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How to price your products; IG Live chat with Catherine Erdly of Future Retail

Traders- Hints & Tips

How do you work out product pricing? Read our blog to find out…

FarGo Village Markets art, Pedddle

Pedddle founder Nicki recently had an in-depth IG Live chat with Catherine from Future Retail, an expert in how to price your products – highly useful for market stallholders. 

Catherine explained that there are 7 key steps in finding how to price your products. Find out more: 

  1. Find your closest competitors. They should be of a similar company size, offer similar products and offer a similar level of manufacturing and quality. 

    Start with your 3 closest competitors – don’t bother looking at supermarkets and mass producers, look for competitors who are similar size of business to you, and have a similar quality products of products. Don’t compare them, just look objectively at their prices, which will help you work out how to price your products.

    2. Decide how your pricing is going to compare.

    Find out where the value is in your product. Are people paying for the time it takes to make, the quality of the materials and so on. Avoid self-devaluation, try and be objective as possible.

    3. Ask your customers/ideal audience what price they would pay for similar items that you make. 

    Survey people about your products. For example, ask people about the last time they bought a t-shirt for their child, and how much they actually paid (rather than asking questions like ‘what would you pay for this item).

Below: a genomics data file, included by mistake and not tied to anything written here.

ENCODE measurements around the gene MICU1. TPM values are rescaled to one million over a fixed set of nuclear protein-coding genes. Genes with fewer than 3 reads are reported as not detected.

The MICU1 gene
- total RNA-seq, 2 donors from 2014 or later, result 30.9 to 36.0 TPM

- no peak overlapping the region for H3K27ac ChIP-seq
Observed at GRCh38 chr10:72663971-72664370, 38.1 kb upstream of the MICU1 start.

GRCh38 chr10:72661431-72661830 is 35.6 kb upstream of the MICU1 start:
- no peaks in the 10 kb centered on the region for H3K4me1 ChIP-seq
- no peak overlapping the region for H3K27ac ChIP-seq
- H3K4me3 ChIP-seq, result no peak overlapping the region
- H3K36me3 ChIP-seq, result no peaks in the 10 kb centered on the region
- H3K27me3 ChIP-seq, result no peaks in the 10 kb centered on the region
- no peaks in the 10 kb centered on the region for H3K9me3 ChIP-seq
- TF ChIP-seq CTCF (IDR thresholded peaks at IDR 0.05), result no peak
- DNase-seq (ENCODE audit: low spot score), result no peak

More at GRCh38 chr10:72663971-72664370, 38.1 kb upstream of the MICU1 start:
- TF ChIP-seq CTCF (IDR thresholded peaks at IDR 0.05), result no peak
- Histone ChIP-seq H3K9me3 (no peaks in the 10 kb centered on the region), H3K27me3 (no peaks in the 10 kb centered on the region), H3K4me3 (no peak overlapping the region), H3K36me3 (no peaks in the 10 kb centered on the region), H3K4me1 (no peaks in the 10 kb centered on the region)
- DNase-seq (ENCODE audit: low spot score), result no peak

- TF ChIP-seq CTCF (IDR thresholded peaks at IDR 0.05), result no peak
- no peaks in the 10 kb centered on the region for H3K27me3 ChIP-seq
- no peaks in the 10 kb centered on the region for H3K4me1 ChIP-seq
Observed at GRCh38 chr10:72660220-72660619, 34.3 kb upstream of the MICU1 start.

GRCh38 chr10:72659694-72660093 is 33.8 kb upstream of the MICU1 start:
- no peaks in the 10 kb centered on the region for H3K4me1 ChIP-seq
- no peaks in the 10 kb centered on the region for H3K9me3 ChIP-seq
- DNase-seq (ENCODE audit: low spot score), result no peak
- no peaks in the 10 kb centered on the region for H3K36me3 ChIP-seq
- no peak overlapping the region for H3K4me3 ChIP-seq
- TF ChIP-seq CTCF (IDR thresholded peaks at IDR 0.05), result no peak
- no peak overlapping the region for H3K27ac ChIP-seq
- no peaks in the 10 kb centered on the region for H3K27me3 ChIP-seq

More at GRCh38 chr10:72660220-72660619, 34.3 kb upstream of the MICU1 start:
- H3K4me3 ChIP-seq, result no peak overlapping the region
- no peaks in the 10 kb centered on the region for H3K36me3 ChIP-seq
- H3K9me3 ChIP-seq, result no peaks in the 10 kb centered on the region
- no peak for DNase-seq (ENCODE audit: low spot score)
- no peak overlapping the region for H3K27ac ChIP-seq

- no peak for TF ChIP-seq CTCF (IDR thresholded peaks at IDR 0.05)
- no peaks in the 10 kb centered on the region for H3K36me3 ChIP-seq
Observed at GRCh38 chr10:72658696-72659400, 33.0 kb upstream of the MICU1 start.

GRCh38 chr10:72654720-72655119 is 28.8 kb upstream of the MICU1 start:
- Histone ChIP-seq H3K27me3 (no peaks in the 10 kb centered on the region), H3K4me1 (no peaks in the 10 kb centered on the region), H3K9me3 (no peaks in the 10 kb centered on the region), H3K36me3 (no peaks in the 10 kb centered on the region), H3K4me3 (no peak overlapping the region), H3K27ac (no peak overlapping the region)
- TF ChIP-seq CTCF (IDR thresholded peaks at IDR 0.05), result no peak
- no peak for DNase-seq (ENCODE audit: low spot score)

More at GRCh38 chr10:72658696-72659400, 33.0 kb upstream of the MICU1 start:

You can ask family and friends for feedback, as long as it’s accurate and you’re asking your target demographic. You could ask people using an IG poll or on other social media platforms, by asking people what they paid last time they bought a product similar to yours.

    4. Set a style of pricing.

    There is a phrase, ‘the confused mind always says no’. Give a simple pricing structure so that your customer always knows exactly where they stand.

    For example, use £5/£10/£15 or £6/£9/£12 type structures. Keeping pricing simple helps the customer, and helps you to easily work out money when you’re selling at market.

    Structure your products, for example you might sell small candles at £10 each and large candles at £15 each. Create a framework of pricing and slot your products into it.

    Pick a pricing style too – products ending in 99p are often considered slightly less premium than round numbers, and are difficult to sell at markets due to giving change.

    5. Is your pricing structure logical?

    Line up your products – do they increase in price in a way that seems fair and understandable to customers? If they increase in size this can be simple to work out, but if different or more expensive materials have been used this needs to be obvious.

    6. Who is your ideal customer?

    There are people will always think your products are too expensive. By working out exactly who your IDEAL customer is, you can find out exactly what that demographic is willing to pay. There’s a big difference on getting consistent feedback from your ideal customer and them saying your products are a little expensive, than one random person walking up to your stall and criticising your prices.